Sex Stereotypes: The Final Rule prohibits sex stereotyping.  Sex stereotyping includes judging an employee based on his/her conformance to sex-based appearance norms.  Sex stereotyping also encompasses making employment decisions based on stereotypes of “proper roles” of males/females with regard to caregiving.  OFCCP cites studies showing that mothers are less likely to be hired and are typically paid less than non-mothers, so prohibits decisions on account of one’s caregiver role.  The Final Rule also prohibits limiting roles to a specific sex; however, includes a narrow carve-out where sex is a bona fide occupational qualification because it is “reasonably necessary to the normal operation” of a “particular business or enterprise.”

Contractors should review their policies to ensure compliance with the Final Rule prior to the August 15 effective date.

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Filed under Affirmative Action Plan (AAP), Discrimination, OFCCP, Office of Federal Contract Compliance Programs

OFCCP Issues Final Rule Promoting Pay Transparency

On September 10, 2015, the Office of Federal Contract Compliance Programs (“OFCCP”) issued the Final Rule (RIN 1250-AA06) on pay transparency, which goes into effect on January 11, 2016.  The Final Rule implements Executive Order 13665, signed by President Obama signed on April 8, 2014, and stems from the Lilly Ledbetter Fair Pay Act.  OFCCP’s press release explains the rationale for the Final Rule is that pay secrecy policies foster the gender pay gap; if individuals do not realize that they are underpaid, then they cannot address the disparity.  OFCCP states that the pay gap for females remains at 23 cents for every dollar earned by males.  OFCCP also cites a pay gap for minorities.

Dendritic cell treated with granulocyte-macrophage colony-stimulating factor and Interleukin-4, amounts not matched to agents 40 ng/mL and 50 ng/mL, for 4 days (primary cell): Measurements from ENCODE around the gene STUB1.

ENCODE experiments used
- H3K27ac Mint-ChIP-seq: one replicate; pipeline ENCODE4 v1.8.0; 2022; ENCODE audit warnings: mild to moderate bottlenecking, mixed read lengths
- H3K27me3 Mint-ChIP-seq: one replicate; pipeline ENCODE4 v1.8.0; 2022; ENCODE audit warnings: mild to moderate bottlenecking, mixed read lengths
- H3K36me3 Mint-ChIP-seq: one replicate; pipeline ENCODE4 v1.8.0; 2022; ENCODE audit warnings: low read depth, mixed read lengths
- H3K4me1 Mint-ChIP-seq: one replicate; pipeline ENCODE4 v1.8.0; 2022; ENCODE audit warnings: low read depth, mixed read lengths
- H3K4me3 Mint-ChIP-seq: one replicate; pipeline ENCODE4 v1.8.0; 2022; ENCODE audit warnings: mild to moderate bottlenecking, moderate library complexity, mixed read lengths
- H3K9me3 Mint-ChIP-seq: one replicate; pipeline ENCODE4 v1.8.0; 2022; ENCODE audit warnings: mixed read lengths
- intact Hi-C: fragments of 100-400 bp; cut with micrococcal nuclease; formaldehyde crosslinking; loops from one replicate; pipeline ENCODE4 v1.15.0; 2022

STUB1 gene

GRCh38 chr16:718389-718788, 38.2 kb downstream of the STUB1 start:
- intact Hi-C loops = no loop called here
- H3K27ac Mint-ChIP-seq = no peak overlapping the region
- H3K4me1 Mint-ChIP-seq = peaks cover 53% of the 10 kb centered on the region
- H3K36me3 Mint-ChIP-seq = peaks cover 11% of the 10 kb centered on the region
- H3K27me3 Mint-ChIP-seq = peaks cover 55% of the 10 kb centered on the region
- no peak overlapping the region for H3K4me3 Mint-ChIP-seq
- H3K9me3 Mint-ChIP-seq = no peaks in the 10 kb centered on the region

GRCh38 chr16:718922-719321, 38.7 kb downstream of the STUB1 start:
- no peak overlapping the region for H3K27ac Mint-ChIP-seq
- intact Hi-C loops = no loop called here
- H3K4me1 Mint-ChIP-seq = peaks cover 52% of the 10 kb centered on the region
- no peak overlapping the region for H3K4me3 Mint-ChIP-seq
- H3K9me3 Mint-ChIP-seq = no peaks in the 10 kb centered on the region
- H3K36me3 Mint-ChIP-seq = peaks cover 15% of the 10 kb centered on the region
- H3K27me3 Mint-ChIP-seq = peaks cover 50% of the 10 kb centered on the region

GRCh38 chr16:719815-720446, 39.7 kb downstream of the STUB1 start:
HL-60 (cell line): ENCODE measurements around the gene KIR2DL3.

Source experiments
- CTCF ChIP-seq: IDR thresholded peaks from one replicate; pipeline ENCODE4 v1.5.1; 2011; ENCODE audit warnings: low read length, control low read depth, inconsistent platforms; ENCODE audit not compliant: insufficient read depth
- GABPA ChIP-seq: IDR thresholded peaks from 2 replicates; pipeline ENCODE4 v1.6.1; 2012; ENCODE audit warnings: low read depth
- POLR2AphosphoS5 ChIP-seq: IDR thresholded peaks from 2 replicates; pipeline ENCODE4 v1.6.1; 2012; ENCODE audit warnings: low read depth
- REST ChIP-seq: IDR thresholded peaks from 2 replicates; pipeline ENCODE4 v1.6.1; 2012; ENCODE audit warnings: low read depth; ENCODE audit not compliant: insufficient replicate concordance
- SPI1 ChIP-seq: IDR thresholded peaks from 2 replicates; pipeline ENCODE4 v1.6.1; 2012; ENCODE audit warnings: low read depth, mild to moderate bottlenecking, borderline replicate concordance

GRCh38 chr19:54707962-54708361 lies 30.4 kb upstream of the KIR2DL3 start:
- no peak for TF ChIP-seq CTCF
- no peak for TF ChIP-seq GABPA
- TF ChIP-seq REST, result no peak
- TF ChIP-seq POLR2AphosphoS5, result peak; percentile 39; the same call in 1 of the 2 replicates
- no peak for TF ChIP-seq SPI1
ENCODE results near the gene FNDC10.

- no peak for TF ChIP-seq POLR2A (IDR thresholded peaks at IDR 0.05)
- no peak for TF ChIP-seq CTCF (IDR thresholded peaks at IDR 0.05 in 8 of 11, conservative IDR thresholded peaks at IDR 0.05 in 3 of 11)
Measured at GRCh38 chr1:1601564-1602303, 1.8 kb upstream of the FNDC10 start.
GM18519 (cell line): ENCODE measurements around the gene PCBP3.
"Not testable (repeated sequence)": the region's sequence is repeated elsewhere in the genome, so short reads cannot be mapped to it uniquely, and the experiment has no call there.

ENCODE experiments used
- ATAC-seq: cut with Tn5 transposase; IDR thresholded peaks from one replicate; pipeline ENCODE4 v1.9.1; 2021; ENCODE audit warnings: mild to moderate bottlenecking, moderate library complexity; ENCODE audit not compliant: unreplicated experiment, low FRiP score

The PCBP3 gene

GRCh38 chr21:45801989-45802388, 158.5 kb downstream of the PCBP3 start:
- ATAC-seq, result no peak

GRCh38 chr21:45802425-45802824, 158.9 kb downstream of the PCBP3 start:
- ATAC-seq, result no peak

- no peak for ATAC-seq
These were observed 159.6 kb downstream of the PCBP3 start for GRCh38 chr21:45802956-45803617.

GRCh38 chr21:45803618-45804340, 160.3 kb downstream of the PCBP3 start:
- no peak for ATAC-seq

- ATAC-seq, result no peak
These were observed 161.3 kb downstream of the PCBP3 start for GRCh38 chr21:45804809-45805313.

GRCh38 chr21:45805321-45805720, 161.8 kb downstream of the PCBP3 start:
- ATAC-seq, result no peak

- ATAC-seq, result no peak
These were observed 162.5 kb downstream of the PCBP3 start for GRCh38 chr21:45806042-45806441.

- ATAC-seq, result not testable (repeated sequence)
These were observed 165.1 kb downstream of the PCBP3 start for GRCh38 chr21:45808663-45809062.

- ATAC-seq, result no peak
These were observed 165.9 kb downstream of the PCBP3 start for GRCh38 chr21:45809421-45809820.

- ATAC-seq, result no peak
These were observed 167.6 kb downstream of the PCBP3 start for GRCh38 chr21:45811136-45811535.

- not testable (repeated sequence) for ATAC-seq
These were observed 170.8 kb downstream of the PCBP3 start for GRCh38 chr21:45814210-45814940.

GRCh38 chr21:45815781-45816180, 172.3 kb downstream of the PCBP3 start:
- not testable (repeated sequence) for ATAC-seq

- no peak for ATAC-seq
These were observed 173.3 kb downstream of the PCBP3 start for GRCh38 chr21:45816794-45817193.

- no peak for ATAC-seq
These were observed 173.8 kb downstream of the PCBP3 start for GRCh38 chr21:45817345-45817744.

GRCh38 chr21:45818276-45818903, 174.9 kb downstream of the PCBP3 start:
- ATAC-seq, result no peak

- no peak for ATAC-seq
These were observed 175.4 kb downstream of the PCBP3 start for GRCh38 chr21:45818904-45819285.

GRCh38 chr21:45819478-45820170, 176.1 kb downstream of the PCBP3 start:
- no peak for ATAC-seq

The Final Rule prohibits federal contractors and subcontractors with government contracts in excess of $10,000 from terminating or otherwise discriminating against employees for discussing, disclosing, or inquiring about their own pay or co-workers’ pay. The Final Rule also protects pay discussions by job applicants.  Employees and job applicants who believe that they have been discriminated against for discussing, disclosing, or inquiring about pay may file discrimination complaints with OFCCP.

The Final Rule contains an exception for where the employee makes the disclosure of pay information based on information obtained in the course of performing his or her essential job functions.  For example, an employee in the human resources department may not disclose employee salaries under the guise of the Final Rule.  Likewise, the Final Rule contains an exception for action taken against an employee pursuant to a workplace rule that does not prohibit compensation discussions.  For example, if an employee violates a policy regarding timeliness, the employer may enforce the policy even if the employee was late in beginning his or her shift because he or she was discussing pay with other employees.